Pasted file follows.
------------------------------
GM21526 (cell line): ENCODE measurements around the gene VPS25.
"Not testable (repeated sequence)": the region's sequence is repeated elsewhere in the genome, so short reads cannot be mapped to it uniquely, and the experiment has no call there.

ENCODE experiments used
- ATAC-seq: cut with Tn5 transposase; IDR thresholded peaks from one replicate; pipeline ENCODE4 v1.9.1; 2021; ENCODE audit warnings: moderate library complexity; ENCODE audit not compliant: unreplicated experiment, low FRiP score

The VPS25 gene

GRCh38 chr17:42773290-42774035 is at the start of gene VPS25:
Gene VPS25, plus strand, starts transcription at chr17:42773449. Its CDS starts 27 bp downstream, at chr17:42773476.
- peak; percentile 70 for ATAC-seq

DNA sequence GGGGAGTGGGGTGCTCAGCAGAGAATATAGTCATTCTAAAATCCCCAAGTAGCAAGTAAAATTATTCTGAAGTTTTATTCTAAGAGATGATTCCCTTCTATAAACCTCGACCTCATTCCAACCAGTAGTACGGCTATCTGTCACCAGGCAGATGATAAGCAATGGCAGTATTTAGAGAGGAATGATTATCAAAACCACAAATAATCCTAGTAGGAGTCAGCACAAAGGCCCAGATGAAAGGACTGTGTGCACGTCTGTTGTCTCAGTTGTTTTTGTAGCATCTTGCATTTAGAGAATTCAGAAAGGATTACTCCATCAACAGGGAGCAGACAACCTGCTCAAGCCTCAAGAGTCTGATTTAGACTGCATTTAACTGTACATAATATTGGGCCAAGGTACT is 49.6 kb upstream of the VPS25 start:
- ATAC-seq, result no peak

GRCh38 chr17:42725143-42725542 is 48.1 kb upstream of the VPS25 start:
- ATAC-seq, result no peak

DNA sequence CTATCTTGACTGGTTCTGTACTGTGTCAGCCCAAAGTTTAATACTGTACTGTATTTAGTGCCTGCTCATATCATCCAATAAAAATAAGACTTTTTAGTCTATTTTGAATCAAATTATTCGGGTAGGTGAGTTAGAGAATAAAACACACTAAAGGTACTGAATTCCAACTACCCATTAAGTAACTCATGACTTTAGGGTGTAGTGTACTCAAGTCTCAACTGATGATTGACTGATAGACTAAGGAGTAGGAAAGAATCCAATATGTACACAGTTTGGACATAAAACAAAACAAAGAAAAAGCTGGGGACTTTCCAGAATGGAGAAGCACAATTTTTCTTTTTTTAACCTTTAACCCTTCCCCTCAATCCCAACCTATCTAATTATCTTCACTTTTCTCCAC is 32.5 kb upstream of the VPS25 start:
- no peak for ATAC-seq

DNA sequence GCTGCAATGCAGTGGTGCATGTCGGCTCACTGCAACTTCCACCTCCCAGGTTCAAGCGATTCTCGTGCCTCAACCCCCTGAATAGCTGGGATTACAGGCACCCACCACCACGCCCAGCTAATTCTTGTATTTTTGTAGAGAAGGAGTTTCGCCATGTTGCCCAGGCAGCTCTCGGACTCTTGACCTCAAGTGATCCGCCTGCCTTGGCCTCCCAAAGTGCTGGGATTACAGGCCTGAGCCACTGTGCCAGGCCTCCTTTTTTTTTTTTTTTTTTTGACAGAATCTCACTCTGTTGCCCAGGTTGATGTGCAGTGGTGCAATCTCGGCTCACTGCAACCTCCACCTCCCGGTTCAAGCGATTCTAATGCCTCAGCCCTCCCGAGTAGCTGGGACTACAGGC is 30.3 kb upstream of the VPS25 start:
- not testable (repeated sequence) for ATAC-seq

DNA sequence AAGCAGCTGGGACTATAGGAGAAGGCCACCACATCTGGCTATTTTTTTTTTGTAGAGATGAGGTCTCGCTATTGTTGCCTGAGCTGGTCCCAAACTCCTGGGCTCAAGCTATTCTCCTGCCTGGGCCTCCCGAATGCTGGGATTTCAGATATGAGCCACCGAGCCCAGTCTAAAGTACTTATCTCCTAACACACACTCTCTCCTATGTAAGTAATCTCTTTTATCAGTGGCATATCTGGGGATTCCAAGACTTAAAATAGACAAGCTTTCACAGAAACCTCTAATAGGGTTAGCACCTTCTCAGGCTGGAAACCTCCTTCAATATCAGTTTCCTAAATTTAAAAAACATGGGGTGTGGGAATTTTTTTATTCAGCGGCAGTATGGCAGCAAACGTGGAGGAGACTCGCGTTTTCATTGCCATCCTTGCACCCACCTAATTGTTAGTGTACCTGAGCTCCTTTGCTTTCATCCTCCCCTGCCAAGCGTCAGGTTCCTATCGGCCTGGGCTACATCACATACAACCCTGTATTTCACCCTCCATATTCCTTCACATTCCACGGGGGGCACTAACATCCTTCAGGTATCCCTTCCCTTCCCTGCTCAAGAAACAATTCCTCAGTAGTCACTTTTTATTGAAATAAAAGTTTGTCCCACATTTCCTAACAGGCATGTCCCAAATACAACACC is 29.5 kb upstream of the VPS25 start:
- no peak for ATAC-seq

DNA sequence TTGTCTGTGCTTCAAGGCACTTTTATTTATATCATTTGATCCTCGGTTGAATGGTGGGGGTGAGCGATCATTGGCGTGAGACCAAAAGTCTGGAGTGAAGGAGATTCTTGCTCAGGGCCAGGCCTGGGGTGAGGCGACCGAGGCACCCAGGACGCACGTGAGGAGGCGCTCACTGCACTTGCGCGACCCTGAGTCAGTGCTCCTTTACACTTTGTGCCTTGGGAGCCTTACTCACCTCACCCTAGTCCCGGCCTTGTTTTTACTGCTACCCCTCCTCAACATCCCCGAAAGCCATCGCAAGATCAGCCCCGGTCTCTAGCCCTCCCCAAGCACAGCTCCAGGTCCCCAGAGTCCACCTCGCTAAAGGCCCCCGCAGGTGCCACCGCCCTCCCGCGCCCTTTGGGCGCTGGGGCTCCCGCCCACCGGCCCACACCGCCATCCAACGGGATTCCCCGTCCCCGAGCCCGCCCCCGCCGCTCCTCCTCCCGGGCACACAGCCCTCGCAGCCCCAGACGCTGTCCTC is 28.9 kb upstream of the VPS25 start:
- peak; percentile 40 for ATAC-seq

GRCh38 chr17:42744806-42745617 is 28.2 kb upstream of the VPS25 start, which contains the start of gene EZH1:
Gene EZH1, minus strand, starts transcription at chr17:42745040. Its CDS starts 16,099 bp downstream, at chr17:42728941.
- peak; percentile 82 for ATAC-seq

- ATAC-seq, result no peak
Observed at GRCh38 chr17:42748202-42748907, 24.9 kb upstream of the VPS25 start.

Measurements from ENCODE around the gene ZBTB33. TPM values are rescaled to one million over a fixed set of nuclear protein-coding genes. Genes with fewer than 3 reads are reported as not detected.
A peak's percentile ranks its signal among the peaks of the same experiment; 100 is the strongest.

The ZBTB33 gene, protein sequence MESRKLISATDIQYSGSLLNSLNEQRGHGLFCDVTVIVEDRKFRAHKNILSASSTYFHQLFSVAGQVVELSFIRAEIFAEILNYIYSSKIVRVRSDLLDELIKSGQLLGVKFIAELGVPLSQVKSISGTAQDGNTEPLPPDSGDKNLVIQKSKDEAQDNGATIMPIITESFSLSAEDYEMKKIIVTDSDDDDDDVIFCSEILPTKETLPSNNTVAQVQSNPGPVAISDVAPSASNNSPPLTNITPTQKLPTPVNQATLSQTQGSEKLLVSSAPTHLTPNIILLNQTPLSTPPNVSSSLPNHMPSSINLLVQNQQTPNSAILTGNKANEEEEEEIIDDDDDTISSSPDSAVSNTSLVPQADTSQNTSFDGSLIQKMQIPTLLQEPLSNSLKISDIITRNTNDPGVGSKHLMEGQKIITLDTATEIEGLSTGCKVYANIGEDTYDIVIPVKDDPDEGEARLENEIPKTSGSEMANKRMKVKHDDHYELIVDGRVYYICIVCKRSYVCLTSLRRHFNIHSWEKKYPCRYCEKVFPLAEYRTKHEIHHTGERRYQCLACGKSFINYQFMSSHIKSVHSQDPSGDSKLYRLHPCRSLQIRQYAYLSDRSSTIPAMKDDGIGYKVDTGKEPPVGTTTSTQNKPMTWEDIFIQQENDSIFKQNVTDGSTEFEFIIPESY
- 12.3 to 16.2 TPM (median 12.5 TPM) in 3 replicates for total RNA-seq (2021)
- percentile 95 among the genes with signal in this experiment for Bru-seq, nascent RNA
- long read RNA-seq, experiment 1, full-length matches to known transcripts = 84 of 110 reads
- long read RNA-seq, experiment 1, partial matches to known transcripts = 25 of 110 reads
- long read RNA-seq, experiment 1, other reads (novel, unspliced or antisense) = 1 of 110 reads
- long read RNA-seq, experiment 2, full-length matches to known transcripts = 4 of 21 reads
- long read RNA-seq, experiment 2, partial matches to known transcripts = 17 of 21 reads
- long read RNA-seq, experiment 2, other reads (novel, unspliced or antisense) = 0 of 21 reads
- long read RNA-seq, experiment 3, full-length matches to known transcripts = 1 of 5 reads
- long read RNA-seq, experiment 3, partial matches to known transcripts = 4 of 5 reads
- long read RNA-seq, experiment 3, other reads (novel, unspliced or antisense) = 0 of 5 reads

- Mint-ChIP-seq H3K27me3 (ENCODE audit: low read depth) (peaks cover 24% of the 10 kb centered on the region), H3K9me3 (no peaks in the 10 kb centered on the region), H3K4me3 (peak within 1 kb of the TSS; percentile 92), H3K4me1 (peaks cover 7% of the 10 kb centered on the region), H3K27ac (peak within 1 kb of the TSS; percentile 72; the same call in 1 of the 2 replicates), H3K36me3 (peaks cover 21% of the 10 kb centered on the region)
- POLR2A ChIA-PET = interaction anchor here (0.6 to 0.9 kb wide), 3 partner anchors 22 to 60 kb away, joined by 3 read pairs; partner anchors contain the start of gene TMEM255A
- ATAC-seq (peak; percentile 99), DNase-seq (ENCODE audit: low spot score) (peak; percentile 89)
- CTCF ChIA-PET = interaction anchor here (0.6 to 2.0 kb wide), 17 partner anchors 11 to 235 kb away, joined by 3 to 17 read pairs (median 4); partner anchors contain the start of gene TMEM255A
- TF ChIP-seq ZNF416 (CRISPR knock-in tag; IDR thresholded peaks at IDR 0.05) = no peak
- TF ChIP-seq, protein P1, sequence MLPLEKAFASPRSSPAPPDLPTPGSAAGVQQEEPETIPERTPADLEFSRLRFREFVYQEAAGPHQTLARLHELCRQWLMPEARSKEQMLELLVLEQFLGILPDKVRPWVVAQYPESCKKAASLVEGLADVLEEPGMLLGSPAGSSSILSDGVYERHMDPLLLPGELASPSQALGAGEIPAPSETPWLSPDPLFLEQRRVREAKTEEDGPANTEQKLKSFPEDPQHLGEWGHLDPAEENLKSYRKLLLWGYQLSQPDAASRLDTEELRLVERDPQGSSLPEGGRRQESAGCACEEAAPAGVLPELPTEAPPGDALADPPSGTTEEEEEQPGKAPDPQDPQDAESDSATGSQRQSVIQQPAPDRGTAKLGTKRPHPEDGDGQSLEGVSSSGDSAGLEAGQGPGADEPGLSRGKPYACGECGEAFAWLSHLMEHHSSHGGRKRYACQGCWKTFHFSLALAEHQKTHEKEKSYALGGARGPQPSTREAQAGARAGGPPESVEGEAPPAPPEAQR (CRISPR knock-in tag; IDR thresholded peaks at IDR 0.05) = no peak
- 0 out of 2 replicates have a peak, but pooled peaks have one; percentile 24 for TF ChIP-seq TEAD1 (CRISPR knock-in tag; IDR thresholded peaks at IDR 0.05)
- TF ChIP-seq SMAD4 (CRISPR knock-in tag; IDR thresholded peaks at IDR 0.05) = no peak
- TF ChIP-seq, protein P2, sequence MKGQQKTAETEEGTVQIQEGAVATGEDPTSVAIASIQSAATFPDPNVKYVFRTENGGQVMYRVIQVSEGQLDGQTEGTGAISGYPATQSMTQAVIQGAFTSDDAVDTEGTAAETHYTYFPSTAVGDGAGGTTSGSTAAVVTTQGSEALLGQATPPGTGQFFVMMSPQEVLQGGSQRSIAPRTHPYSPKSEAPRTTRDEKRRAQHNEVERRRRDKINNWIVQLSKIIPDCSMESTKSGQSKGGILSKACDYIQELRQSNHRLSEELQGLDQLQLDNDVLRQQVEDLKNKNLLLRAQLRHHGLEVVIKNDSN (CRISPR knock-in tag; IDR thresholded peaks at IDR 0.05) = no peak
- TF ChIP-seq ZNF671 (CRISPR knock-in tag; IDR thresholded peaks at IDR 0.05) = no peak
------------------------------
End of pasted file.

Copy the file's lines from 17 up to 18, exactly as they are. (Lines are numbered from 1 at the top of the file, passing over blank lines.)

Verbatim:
DNA sequence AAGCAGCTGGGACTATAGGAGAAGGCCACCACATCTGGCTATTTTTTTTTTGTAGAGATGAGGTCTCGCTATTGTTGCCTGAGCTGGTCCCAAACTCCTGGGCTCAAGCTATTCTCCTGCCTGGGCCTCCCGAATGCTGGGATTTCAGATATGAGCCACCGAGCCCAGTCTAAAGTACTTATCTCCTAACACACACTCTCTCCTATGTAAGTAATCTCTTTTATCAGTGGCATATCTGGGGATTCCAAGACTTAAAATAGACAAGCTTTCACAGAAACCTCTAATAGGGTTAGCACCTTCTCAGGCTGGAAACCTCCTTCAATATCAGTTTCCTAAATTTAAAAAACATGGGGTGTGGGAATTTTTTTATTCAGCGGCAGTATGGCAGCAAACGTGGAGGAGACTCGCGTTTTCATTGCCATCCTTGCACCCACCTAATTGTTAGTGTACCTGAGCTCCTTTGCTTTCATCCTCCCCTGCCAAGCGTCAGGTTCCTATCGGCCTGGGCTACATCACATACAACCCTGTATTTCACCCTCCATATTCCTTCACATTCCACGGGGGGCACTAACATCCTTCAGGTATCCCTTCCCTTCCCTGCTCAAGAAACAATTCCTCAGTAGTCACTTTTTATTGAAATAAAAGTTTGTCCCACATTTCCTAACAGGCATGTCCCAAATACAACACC is 29.5 kb upstream of the VPS25 start:
- no peak for ATAC-seq